Data Access Layer – Implementing the Abstract Interface

In this post, I will demonstrate how I implemented the abstract interface called IArtWorldCollections. Below are two code snippets illustrating the implementation;

Following is the C# source code of the IArtWorldCollections interface. The interface has the following components;

  • A read only property, called WorksOfArtContext of type object context. The entity data model is an Object Context Class
  • A read only property, called ArtWorldCollection of type generic list. The Generic List Class Represents a strongly typed list of objects that can be accessed by index. It Provides methods to search, sort, and manipulate lists.
  • A read only property, called ExceptionMessage of type string. This property will store the message text, generated by any exceptions, thrown by any operations, performed in the methods of the class implementing the interface.
  • The final component is a method, called GetArtCollectionData, which accepts no parameters and returns no value. The purpose of this method, is to populate objects in the World Of Art Domain, with data from the World of Art entity data model. Then add each object, to the generic list property, called ArtWorldCollection.

Now lets implement this interface in an actual C# class. Following is the C# source code, for a class I added to the data access layer. The class is called ArtWorldCollectionArtist, and as you can see, it implements the IArtWorldCollection interface, replacing the generic type T, with an object of type Artist, from the World of Art Domain. We replaced the generic object type of T, with the object type of Artist, because the purpose of this implementation is to generate a list of Artist objects, populated with data through the entity data model.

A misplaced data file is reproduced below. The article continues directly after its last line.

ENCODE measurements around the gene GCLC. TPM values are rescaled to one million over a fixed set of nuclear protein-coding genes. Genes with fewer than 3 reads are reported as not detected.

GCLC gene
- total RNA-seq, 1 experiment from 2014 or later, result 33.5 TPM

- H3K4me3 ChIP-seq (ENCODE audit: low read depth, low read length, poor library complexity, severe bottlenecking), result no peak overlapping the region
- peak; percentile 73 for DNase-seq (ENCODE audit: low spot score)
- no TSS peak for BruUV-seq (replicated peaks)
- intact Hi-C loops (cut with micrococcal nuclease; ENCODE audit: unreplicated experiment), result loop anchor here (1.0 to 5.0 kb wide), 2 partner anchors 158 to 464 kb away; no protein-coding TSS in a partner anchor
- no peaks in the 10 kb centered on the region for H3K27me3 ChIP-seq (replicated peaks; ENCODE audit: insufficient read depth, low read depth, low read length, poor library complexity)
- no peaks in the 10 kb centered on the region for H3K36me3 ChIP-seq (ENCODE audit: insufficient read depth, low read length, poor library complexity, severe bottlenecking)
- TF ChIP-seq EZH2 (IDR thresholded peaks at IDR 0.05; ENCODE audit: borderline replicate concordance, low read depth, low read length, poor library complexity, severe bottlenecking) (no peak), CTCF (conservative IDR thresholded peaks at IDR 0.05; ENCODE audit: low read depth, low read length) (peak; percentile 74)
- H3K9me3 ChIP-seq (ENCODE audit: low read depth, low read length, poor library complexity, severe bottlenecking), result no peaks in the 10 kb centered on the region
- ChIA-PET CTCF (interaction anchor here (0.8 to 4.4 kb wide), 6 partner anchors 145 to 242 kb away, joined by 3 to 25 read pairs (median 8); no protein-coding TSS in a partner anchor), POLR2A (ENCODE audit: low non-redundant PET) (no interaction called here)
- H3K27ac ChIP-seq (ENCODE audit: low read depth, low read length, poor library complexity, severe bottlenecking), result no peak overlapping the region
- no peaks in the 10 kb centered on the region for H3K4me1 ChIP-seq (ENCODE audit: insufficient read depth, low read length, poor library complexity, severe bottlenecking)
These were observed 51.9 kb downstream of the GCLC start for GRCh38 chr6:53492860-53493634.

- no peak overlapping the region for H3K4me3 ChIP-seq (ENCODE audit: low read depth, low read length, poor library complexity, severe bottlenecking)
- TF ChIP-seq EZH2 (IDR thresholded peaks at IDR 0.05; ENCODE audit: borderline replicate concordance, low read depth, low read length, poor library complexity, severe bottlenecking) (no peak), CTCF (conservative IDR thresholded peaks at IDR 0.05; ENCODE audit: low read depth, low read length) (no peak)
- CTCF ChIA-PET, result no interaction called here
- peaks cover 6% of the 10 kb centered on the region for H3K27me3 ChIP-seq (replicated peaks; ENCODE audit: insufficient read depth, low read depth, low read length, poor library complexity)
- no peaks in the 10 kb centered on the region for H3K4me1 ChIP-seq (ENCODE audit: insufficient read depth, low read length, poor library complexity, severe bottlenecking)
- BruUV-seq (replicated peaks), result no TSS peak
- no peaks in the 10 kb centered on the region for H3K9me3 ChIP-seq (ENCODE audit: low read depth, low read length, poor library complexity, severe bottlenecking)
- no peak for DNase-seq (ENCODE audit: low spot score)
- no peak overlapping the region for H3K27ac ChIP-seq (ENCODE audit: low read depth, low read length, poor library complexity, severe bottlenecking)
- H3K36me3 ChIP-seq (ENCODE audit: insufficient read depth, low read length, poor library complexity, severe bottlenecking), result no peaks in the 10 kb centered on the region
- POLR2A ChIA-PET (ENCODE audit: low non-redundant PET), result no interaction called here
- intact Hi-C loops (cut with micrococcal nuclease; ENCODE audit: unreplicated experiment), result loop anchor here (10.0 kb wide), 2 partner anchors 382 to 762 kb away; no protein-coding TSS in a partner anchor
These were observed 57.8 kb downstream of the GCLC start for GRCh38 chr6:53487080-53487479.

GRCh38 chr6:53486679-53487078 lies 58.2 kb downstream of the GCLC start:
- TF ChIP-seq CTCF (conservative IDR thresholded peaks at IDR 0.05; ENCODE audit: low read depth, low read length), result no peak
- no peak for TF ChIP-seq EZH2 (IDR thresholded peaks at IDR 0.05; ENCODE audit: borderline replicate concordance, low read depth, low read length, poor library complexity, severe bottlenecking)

The three properties of the IArtWorldCollection interface are implemented with the following protected members of the class;

  • m_context, of type WorldOfArtContext, from the object context class of the WorldOfArt entity data model
  • m_artistList, of type Generic List, object type of Artist replaces the generic T type
  • m_exceptionMessage, of type string

The constructor method of the ArtWorldCollectionArtist class, initializes the protected members based on their object types. The constructor method also calls the GetArtCollectionData() method. In this method I use the Language-Integrated Query(LINQ) syntax available in C#, to perform a query against the World Of Art data model. We will cover LINQ in more detail in a future post. I employ a ForEach loop, to load the results of the query into the Artist List Collection. Notice how the query is not against a SQL Server databse table, instead the query is against the Artist property of the object context, in the World of Art Data Model. Therefore, I can create a new instance of the Artist object from each Artist in the result set of the query. I can populate the properties of the Artist object, with data from the properties of the Artist class in the data model.

Finally, with the implementation of the IArtWorldCollection interface, we have achieved the separation of concerns we’ve been striving for. Notice how the ArtWorldCollectionArtist class has no concern for the source of the artist data. There is no code for opening and closing a connection to the database server. No need for hard coded SQL commands like “SELECT FirstName, LastName, BirthDay, City, Country, TypeOfArtist FROM aspnet_Artist” which can be severely impacted by changes to the database tables. The coding task is simplified by the entity data model, because now I’m coding against classes and properties, instead of hard coding table and column names. The hard tasks, of connecting to the database and accessing the tables of the database, have been abstracted into the entity data model. Even if the source of data changes from a Microsoft SQL Server database, to an ORACLE database, or even a data service, the ArtWorldCollectionArtist class would not be impacted by any of these changes.

One last comment on implementing a generic interface for data access, through the entity data model. The payoff for using this approach will continue to increase, as we further implement the interface, to access data and populate other elements in the World of Art domain; such as the works of art created by the artist. More on this in my next post.

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